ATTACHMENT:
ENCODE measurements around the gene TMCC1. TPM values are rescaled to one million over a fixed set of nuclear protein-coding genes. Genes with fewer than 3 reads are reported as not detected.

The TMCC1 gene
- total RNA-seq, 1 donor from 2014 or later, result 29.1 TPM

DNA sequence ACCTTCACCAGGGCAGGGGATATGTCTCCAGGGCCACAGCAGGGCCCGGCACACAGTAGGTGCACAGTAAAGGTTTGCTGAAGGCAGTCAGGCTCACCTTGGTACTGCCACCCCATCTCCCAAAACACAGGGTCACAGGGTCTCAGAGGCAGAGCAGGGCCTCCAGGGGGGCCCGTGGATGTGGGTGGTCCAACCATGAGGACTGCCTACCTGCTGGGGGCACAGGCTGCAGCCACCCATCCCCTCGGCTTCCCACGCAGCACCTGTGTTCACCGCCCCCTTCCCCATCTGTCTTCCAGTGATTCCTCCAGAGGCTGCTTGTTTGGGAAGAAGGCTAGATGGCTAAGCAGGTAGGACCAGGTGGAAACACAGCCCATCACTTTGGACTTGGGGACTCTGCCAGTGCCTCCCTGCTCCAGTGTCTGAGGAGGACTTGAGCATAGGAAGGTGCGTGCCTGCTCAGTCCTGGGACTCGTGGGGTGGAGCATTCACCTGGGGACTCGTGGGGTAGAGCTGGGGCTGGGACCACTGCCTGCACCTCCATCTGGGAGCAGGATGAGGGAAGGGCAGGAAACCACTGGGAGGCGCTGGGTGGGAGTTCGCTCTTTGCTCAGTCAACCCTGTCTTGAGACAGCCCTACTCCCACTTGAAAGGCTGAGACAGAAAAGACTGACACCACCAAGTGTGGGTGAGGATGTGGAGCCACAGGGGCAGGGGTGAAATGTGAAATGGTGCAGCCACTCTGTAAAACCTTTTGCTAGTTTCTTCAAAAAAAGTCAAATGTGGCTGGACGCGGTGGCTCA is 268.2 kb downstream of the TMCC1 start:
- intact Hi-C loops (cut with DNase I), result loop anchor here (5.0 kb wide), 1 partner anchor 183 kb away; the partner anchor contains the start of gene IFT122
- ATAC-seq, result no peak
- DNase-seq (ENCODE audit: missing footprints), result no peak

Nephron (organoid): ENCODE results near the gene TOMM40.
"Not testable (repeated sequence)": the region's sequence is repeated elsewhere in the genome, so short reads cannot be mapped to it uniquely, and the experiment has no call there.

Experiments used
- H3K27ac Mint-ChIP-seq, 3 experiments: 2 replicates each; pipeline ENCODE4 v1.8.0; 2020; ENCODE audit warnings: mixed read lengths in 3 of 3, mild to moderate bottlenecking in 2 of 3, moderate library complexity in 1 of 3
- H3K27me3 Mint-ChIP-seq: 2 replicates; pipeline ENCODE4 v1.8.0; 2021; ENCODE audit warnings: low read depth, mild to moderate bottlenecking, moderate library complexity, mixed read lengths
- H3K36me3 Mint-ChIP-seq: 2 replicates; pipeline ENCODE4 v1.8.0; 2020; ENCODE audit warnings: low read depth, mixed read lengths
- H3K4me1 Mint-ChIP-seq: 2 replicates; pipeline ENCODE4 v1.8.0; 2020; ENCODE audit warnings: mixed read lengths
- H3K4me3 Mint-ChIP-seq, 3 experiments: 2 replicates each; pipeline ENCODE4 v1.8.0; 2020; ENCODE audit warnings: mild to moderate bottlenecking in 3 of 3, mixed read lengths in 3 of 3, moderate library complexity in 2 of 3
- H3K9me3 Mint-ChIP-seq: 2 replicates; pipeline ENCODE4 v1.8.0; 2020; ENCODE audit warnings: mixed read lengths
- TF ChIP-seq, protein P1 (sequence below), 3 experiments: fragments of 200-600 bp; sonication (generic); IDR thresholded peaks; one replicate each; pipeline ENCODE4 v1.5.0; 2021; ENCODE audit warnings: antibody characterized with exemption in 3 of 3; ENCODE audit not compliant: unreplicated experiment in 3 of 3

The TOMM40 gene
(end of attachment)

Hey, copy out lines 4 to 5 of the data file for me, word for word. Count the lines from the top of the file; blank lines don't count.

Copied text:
DNA sequence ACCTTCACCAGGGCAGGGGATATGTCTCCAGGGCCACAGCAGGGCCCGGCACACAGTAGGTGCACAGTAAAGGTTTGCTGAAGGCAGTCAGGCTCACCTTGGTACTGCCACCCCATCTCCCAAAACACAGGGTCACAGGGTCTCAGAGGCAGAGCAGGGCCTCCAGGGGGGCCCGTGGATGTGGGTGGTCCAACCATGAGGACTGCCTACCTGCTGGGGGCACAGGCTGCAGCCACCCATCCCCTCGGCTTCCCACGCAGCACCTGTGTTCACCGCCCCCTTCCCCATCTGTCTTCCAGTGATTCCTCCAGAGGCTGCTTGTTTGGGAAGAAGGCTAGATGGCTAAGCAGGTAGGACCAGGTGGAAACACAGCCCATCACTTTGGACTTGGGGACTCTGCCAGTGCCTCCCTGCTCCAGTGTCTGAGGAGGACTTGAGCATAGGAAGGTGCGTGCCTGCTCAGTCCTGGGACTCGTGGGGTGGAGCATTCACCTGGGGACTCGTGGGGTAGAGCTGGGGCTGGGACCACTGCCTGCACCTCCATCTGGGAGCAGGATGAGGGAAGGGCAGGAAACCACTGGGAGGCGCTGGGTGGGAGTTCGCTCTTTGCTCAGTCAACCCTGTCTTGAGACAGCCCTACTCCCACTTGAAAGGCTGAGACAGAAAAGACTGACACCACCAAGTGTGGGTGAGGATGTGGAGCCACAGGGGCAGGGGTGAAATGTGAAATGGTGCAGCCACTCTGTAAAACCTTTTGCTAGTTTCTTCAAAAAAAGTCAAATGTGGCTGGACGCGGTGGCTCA is 268.2 kb downstream of the TMCC1 start:
- intact Hi-C loops (cut with DNase I), result loop anchor here (5.0 kb wide), 1 partner anchor 183 kb away; the partner anchor contains the start of gene IFT122